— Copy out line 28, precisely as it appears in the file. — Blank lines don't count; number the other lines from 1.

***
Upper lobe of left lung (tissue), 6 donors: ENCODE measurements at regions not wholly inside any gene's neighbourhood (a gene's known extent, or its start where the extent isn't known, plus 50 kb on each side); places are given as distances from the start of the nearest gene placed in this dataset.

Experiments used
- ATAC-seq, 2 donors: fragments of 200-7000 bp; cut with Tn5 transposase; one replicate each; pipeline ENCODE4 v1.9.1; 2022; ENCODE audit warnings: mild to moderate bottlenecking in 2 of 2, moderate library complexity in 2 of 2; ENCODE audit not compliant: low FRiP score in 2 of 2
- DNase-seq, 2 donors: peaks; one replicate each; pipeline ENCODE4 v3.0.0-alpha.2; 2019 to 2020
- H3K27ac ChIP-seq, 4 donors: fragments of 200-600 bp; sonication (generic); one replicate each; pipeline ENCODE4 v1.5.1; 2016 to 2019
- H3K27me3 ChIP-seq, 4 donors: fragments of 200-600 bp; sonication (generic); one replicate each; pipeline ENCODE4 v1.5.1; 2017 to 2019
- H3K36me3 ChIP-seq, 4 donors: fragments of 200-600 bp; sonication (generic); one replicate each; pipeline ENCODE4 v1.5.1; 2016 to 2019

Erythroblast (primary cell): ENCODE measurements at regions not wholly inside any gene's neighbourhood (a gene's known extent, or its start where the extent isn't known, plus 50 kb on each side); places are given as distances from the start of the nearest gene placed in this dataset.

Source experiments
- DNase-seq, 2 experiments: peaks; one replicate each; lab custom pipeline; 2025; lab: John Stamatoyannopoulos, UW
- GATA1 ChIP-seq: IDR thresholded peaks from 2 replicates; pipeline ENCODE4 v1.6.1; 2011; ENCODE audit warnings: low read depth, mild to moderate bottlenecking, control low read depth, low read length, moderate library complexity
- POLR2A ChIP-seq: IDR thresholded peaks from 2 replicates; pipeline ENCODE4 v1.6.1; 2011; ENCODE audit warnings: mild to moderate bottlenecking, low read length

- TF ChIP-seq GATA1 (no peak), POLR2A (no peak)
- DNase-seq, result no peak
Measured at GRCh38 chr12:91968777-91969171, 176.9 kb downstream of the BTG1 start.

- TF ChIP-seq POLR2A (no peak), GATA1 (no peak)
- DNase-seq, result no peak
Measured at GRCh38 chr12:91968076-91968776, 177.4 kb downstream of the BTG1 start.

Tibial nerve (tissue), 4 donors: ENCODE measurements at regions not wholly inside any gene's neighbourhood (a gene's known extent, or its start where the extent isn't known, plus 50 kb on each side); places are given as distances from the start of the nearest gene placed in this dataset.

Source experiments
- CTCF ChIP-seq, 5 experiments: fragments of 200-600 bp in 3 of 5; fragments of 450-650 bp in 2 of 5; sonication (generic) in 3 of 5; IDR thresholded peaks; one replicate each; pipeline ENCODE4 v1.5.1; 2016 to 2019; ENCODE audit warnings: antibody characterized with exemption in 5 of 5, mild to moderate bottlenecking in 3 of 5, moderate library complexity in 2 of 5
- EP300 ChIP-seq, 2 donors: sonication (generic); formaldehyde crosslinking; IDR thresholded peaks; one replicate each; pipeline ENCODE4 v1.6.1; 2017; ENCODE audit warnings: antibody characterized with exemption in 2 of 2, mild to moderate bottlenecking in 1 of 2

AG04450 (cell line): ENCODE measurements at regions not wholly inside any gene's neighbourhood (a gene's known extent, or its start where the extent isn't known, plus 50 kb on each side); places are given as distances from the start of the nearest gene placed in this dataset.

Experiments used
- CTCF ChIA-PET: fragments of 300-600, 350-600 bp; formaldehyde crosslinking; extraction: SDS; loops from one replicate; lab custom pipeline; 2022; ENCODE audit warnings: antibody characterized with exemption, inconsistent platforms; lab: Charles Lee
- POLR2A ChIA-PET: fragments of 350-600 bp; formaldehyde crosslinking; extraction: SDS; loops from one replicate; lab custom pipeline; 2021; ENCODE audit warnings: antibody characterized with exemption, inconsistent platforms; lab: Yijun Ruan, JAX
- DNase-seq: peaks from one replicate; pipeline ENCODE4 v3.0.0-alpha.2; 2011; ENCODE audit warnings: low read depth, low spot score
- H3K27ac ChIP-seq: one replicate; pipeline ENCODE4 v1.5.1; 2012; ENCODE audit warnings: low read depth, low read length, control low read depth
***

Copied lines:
- H3K27ac ChIP-seq: one replicate; pipeline ENCODE4 v1.5.1; 2012; ENCODE audit warnings: low read depth, low read length, control low read depth